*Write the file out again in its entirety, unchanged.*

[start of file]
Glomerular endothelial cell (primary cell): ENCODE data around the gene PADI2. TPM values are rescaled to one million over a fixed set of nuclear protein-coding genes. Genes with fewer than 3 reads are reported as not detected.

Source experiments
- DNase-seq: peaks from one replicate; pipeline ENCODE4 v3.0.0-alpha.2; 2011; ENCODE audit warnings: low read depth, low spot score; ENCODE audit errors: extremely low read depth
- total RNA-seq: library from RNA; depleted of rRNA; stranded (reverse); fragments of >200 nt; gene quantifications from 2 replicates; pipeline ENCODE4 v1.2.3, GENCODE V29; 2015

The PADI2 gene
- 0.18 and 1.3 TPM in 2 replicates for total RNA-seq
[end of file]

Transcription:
Glomerular endothelial cell (primary cell): ENCODE data around the gene PADI2. TPM values are rescaled to one million over a fixed set of nuclear protein-coding genes. Genes with fewer than 3 reads are reported as not detected.

Source experiments
- DNase-seq: peaks from one replicate; pipeline ENCODE4 v3.0.0-alpha.2; 2011; ENCODE audit warnings: low read depth, low spot score; ENCODE audit errors: extremely low read depth
- total RNA-seq: library from RNA; depleted of rRNA; stranded (reverse); fragments of >200 nt; gene quantifications from 2 replicates; pipeline ENCODE4 v1.2.3, GENCODE V29; 2015

The PADI2 gene
- 0.18 and 1.3 TPM in 2 replicates for total RNA-seq